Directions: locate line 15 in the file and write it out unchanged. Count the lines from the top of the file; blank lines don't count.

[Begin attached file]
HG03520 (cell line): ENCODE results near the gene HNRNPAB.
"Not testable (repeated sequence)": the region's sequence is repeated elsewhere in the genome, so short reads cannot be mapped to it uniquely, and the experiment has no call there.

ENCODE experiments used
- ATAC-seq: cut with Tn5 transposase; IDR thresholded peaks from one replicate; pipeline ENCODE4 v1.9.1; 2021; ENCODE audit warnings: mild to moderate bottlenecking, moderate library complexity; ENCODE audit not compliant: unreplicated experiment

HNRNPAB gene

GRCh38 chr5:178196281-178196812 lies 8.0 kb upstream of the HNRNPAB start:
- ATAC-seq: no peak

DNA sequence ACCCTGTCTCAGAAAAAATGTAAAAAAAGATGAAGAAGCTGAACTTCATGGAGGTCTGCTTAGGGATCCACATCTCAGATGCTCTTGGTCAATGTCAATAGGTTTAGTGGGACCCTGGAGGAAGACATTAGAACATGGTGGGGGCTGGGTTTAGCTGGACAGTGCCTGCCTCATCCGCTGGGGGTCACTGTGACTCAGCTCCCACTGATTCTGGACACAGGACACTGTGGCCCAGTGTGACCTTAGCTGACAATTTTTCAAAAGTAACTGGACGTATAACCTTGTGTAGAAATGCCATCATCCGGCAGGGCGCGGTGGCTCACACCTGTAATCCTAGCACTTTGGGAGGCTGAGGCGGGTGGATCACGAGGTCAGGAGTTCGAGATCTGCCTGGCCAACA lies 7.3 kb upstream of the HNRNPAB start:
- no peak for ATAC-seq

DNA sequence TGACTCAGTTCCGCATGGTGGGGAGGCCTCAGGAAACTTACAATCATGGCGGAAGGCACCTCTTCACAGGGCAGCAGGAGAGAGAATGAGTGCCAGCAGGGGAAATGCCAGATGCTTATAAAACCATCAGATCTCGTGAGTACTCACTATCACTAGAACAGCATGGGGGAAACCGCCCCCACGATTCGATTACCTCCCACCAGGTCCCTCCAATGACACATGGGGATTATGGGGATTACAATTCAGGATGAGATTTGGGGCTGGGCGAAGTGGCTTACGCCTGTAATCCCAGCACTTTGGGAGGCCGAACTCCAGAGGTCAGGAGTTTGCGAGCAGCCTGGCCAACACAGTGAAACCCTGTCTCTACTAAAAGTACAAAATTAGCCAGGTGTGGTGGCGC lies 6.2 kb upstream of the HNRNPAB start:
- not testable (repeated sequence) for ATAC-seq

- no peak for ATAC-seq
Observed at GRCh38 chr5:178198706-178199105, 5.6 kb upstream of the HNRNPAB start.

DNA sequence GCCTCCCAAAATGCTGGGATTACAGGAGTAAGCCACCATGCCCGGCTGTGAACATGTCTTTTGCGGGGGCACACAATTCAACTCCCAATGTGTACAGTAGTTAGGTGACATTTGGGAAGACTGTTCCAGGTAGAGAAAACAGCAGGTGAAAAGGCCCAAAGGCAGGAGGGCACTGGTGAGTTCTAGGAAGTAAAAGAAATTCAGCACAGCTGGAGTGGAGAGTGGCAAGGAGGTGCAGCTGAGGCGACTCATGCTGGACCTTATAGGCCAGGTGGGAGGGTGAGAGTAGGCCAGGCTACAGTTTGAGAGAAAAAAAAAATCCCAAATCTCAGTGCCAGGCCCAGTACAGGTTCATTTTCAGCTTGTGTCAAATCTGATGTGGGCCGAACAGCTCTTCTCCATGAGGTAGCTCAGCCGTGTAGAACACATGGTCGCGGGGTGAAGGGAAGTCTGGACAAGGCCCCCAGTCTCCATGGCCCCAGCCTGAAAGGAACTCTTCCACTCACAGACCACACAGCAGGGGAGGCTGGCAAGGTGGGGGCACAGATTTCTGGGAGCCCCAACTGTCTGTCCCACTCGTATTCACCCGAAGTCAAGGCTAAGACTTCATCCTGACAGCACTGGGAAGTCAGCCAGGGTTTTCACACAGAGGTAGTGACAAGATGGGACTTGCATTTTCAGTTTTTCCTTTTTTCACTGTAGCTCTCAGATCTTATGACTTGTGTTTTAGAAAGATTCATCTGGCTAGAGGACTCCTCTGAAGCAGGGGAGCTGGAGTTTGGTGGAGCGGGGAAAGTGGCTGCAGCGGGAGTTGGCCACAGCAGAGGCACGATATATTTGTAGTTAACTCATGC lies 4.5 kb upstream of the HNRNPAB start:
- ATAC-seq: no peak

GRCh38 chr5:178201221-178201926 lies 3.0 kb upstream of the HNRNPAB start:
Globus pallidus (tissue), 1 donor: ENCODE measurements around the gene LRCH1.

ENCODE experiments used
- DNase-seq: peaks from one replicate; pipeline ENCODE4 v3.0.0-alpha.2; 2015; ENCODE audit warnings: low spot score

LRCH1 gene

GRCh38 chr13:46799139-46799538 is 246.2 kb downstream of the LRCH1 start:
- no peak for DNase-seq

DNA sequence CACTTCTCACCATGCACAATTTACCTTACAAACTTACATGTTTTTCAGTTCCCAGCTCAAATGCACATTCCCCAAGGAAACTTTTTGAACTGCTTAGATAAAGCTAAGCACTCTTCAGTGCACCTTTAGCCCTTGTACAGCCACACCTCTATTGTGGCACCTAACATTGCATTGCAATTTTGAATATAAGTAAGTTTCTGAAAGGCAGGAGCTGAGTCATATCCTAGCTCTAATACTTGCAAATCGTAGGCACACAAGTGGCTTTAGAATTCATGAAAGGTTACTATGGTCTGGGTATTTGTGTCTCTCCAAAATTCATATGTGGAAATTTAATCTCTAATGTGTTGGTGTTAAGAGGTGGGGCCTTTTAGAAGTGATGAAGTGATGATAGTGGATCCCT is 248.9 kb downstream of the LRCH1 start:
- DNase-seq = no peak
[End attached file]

- ATAC-seq: no peak